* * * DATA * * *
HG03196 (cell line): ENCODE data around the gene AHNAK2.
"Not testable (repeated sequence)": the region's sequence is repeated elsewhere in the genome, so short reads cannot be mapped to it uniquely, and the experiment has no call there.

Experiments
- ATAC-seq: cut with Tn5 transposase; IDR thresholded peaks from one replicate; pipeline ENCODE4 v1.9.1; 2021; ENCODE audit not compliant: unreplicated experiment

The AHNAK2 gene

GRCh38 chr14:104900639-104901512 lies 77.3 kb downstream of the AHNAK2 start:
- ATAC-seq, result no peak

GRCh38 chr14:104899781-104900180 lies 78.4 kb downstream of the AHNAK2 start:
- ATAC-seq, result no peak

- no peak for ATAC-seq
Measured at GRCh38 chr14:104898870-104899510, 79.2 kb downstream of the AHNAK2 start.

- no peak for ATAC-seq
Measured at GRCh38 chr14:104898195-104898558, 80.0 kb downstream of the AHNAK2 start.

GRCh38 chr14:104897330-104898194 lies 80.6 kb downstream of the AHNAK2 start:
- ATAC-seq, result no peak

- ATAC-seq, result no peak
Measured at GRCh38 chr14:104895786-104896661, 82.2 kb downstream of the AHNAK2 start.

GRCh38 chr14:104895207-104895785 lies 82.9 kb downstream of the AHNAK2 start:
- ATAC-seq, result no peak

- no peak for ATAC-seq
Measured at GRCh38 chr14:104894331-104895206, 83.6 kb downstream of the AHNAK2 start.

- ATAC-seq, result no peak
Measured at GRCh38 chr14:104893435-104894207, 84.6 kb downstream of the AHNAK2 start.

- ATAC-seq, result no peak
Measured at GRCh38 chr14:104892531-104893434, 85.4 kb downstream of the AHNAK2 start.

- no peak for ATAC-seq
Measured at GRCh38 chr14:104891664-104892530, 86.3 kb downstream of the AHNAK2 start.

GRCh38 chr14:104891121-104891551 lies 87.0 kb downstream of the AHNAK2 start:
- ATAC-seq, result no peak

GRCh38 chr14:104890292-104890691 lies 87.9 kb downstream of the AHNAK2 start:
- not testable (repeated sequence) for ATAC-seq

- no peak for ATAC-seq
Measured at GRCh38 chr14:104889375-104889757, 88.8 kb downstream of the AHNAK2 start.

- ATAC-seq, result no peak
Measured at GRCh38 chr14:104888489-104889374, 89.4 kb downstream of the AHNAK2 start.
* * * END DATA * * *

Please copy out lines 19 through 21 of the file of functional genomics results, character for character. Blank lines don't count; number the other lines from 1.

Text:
- ATAC-seq, result no peak

- no peak for ATAC-seq
Measured at GRCh38 chr14:104894331-104895206, 83.6 kb downstream of the AHNAK2 start.